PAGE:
Thousands of people have made the pilgrimage to see the Lindisfarne Gospels at their intended resting place.
For the past two months the much-anticipated exhibition in Durham has proved to be the hottest ticket in town with almost 90,000 people taking the chance to view the historically important manuscript while it’s back in the region.
With just 19 days left until the artefact leaves home turf for the British Library in London, people living closer to home are being urged to make the most of the opportunity to see the script back alongside the personal possessions of St Cuthbert for the first time in 500 years.
Dr Keith Bartlett, programme director with Lindisfarne Gospels Durham, said: “Tens of thousands of people have already enjoyed a visit to the exhibition and as the closing date nears I would advise anyone who has been waiting to get their tickets not to delay any longer, or they may just miss out.
“To accommodate audiences, the exhibition is open from 10am to 10pm, seven days per week and the daytime sessions in particular have been extremely popular, selling out many days in advance.
“There are currently a limited number of tickets available for daytime sessions but there are still lots of tickets for evening sessions.”
Currently housed in Durham University’s Palace Green the Lindisfarne Gospels and the St Cuthbert Gospel, Europe’s oldest surviving bound book, are on loan from the British Library until September 30. They sit alongside possessions of St Cuthbert including a sapphire ring, a portable altar and his jewel cross.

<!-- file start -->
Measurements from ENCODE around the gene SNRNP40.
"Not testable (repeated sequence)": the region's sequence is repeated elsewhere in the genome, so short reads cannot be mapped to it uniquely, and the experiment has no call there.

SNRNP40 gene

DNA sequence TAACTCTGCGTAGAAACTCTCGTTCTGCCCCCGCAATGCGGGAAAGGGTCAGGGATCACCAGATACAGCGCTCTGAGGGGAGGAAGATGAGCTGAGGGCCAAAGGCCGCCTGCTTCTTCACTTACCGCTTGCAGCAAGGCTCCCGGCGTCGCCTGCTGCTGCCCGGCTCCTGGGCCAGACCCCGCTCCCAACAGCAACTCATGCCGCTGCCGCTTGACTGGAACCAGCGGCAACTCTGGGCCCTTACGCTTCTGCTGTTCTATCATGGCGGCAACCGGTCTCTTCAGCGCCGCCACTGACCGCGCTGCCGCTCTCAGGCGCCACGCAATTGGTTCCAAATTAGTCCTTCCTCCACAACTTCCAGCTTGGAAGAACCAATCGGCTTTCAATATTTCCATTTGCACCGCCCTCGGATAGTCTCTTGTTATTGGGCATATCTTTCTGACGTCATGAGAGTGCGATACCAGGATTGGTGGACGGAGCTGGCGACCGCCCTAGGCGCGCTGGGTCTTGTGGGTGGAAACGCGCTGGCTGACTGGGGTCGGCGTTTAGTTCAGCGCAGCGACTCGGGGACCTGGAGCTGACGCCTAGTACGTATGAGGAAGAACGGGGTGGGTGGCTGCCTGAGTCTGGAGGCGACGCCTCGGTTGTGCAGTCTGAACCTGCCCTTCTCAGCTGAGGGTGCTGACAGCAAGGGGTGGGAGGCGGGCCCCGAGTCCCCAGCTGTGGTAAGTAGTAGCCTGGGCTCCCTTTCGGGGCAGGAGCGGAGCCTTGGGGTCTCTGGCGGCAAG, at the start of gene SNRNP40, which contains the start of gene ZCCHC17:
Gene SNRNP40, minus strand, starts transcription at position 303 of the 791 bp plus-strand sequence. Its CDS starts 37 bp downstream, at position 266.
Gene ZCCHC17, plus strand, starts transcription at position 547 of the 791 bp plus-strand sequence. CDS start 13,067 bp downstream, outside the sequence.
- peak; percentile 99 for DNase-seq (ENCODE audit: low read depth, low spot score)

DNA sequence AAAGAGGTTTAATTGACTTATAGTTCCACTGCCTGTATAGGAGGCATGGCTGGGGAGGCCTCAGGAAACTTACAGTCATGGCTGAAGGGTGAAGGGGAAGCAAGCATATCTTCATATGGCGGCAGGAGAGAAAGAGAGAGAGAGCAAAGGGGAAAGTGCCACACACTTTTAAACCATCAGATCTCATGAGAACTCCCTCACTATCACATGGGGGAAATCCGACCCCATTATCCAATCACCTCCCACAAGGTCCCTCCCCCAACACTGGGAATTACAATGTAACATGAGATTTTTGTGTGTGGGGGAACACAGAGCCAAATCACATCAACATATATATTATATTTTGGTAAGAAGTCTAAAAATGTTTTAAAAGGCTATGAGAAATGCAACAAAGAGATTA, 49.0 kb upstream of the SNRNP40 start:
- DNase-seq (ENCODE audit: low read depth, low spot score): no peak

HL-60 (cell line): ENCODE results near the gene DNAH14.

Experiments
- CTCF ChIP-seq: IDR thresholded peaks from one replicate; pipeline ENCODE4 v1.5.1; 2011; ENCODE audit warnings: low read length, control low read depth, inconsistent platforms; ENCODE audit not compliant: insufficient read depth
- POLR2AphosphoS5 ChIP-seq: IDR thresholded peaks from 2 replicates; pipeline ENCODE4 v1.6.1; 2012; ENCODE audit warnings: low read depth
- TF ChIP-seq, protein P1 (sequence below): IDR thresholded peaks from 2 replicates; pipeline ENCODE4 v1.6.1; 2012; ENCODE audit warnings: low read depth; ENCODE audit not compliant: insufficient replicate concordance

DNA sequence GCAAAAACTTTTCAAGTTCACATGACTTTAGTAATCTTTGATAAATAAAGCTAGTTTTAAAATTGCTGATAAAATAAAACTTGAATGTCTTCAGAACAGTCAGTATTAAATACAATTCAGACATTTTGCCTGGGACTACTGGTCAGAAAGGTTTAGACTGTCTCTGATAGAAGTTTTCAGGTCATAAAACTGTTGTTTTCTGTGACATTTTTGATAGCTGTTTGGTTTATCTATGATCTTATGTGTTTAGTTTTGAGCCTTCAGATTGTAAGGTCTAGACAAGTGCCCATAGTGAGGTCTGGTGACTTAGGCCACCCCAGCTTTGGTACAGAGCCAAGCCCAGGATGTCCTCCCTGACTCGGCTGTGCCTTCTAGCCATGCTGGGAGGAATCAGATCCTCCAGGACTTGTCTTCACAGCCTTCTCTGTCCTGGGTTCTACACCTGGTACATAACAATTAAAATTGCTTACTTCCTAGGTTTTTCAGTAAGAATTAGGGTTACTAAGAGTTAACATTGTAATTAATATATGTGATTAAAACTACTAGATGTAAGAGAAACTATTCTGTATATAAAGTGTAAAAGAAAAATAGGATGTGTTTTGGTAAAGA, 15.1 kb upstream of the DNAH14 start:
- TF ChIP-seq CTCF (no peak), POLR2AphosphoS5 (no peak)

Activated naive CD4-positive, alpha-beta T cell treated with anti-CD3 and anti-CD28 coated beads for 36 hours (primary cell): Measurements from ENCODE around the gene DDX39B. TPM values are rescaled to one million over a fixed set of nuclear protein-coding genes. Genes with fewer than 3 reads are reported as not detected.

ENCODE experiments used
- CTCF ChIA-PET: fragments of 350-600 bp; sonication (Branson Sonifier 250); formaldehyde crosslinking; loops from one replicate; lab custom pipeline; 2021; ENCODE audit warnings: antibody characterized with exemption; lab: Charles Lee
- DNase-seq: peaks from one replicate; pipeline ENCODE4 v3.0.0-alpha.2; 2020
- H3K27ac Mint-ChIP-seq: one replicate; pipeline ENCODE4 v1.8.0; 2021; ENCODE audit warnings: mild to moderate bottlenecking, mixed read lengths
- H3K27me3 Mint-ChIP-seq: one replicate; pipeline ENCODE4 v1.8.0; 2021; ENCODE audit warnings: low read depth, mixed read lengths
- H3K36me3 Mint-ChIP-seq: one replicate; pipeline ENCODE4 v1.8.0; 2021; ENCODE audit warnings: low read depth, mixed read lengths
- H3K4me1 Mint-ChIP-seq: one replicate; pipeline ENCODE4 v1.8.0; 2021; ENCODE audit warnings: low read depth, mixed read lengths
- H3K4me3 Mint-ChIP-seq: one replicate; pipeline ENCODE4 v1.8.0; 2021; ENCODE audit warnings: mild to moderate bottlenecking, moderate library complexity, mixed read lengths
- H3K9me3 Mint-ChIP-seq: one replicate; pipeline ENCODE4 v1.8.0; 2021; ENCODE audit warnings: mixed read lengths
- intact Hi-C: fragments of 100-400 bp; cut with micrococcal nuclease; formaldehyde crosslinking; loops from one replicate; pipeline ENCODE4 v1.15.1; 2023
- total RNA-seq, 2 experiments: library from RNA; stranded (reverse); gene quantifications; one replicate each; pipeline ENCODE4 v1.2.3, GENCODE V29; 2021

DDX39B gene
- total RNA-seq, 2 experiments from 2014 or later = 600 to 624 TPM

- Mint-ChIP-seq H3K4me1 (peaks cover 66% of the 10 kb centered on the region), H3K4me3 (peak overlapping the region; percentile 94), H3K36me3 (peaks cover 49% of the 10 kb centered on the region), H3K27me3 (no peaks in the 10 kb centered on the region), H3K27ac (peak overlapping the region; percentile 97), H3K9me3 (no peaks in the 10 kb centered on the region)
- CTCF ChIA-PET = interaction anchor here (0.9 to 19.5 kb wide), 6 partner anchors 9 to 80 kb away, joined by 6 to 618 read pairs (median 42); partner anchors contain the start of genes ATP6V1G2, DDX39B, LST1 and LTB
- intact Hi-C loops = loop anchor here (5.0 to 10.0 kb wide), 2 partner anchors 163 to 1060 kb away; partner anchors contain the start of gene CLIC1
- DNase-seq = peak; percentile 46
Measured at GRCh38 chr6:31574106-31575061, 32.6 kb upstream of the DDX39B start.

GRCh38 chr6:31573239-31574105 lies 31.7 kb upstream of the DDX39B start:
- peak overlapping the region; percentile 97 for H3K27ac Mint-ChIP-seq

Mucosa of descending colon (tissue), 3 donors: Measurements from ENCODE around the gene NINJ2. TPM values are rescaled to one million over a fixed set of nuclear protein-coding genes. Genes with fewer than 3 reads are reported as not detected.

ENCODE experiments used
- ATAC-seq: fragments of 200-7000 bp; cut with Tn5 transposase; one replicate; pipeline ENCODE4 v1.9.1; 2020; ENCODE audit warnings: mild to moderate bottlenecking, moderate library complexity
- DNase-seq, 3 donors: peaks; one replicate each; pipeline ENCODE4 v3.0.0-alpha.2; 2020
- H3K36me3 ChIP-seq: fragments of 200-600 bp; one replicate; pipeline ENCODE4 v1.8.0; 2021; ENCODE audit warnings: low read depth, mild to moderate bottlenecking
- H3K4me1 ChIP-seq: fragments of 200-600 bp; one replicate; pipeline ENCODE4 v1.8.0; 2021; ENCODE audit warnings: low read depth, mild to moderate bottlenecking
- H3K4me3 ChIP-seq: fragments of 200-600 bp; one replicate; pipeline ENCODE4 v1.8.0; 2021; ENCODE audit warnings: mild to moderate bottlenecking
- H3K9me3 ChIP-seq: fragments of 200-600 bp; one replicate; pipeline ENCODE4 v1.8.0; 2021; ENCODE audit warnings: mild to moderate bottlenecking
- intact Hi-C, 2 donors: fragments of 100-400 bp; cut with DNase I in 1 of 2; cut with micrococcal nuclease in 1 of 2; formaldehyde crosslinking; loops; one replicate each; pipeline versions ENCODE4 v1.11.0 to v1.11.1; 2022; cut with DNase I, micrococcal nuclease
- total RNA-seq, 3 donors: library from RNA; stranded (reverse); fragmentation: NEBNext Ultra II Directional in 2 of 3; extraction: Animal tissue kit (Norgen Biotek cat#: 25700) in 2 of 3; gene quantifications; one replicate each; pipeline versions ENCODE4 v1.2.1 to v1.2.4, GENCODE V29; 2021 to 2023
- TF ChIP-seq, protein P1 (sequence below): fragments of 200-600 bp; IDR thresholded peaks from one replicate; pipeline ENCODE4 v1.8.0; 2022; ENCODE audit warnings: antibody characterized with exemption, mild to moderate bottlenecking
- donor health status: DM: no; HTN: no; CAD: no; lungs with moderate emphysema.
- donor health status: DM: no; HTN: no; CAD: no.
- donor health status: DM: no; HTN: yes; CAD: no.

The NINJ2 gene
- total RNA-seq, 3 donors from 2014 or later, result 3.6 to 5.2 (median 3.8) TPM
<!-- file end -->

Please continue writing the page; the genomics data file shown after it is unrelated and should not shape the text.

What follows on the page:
Together the items tell the journey taken by monks who guarded the sacred items after fleeing their island. They travelled the length and breadth of the North of England searching for a safe resting place, which they finally found in ‘Dunholm’, or Durham.
Prof Chris Higgins, the university’s vice chancellor said: “This remarkable book is one of the great landmarks of human cultural achievement and has a uniquely important place in the art, scholarship, culture and Christian heritage of the North East.
“Bringing together this amazing collection of artefacts and manuscripts alongside the extensive outreach programme for school children is one of the most important things Durham, a leading global university, can do to celebrate and promote the North East of England in which we are embedded.”
The manuscript was last in Durham 26 years ago when it was displayed to mark the 1,300th anniversary of the death of St Cuthbert. It was last seen in the region in 2000 at Newcastle’s Laing Art Gallery to mark the new millennium.
Its arrival back in Durham has inspired a series of events across the region with the Great Gospels Cake Off still to come on September 19, with the St Cuthbert Oratorio on September 28.
British Library chief executive Roly Keating said: “Lindisfarne Gospel Durham is set to be a unique celebration of one of the world’s great heritage treasures. Even after 1,300 years the Lindisfarne Gospels and the St Cuthbert Gospel retain the power to inspire wonder and awe.”
Admission to the exhibition costs £7.50 for adults with concessions for under 16s and over 60s.
Timed tickets to see the gospels are available from Durham World Heritage Site Visitor Centre and Waterstones Academic Bookstore in Durham.
They can also be bought online from www.lindisfarnegospels.com and from Ticketmaster on 0844 248 2013.